Greater Peterborough Network – Email: firstname.lastname@example.org
West Cambs Federation – Email: email@example.com
Cambridge GP Network – Email: firstname.lastname@example.org
We are working with the CCG and the three Federations to develop a co-ordinated response to support primary care in light of NHSE’s Covid-SOP. This may differ according to each geography, and some discrete areas may wish to develop their own bespoke package according to their own needs – we are working with these areas too. In the meantime, for home visits, we would recommend you use your PPE – that’s what it’s there for – and the CCG is sourcing plastic removable car seat covers to assist with minimising contamination.
You may find your local Federation a helpful touchpoint around issues that arise from the CCG’s daily SitRep and they may proactively contact you if a need for support is flagged. We would strongly encourage you to continue to feed into this daily snapshot across the county.
Advance Care Planning
I spent a frustrating amount of time on call in my surgery on Monday, fielding queries from anxious relatives questioning their decisions to accept ceilings of care on behalf of their extremely frail relatives. As ever, this comes down to common sense and good communication skills, but there are some resources out there to help you:
Our online resources and template letters on
https://www.cambslmc.org/covid-19-updates-and-resources/ are available for you to use on an individual case by case basis.
An article by the well known palliative care doctor and author, Dr Rachel Clarke, was published in Wednesday’s Guardian and articulates beautifully the reality of our intentions which you may wish to share: https://www.theguardian.com/commentisfree/2020/apr/08/do-not-resuscitate-orders-caused-panic-uk-truth
The Training Hub has an excellent link to some very brief (2-3 minute) YouTube videos on using ReSPECT: https://www.cambridgeshireandpeterboroughccg.nhs.uk/health-professionals/news-and-resources/respect/
EEAST, our local ambulance trust has confirmed that electronic signatures will be acceptable for DNACPR forms, whether they are completed remotely or completed on an alternative non-EEAST form (e.g. an Ardens template).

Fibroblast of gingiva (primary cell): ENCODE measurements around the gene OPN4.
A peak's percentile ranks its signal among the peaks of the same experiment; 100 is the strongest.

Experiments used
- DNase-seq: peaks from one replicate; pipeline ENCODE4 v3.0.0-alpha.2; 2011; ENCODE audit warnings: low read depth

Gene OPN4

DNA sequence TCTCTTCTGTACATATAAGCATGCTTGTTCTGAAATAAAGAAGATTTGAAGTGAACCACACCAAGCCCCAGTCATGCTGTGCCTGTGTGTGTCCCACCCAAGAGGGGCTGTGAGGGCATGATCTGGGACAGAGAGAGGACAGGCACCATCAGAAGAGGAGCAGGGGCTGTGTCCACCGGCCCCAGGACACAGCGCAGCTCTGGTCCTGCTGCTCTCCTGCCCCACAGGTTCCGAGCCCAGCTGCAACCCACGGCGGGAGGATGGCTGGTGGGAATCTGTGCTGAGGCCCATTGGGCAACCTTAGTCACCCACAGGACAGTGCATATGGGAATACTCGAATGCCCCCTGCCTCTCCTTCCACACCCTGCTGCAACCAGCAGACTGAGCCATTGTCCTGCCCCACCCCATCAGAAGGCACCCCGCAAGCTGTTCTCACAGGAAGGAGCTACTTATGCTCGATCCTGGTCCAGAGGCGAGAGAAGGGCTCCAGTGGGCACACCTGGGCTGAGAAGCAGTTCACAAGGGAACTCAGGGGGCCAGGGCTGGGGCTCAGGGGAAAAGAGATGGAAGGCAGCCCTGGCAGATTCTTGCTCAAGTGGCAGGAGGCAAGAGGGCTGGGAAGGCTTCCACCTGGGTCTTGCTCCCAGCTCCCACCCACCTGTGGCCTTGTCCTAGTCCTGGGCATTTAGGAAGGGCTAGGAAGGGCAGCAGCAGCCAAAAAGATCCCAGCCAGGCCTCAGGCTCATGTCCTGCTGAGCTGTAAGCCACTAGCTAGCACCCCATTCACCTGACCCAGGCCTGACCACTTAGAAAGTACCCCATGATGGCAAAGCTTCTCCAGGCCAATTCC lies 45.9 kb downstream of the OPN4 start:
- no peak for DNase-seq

See attachment: EEAST Clinical Update
Oxygen in Non-Palliative Discharges
It is becoming clear that oxygen does not have an active role in EOL management of Covid, but its use is increasing in those patients who are being discharged back into the community under our care. Cylinders are not as useful as concentrators, if in doubt liaise with the community team. Ordering is online through the BOC portal and can be delivered within 4 hours, if needed.
The CPFT community respiratory team has been reconfigured and the on call respiratory clinician can now be accessed seven days a week, 8am-8pm on 07790 571092. Please click this link for the relevant information you will need: www.cptraininghub.nhs.uk/Covid-19-respiratory/
It has come to our attention that patients attending some acute sites for urgent XR imaging are facing difficulties accessing the sites. Please write ‘URGENT’ on all urgent requests and consider sending your patient an SMS message to show as ‘proof’ on arrival
Covid-19 Testing for staff and patients alike is proving to be glacial, and there is a national criteria to follow starting with frontline staff in ICUs and critical care. Carol Anderson, the CCG’s director of quality, patient safety and experience will be co-ordinating the CCG response and we will work closely with her and we will let you know when there is more information to share
Our Cambs LMC Pastoral Support Team is available should any of you wish to use it to debrief or sense-check some difficult scenarios faced at this time, not just for those of us facing professional or personal challenges. Email email@example.com with Pastoral Support your subject header.
We are also aware that our colleagues at the Practitioner Health have set up a website for doctors who need space to reflect, connect, or share with like-minds:
The NHS is also launching a hotline to support and advise all staff during the pandemic, with volunteers staffing the service from charities and hospices. The phone line will be open every day from 0700-2300, with a 24/7 SMS service. See: http://www.people.nhs.uk call 0300 131 7000 or text FRONTLINE to 85258 for 24/7 support via text.
Wishing you all a Happy Easter, and we hope you get an opportunity to sit in the Spring sunshine at some point. I will be manning the phones and keeping an eye on the inbox on Good Friday, and Diana will be doing the same on Easter Monday.
In the meantime, keep safe, keep well
Dr Katie Bramall-Stainer
CEO, Cambs LMC
Tel: 01954 268156
Email firstname.lastname@example.org on Mondays when I am in surgery.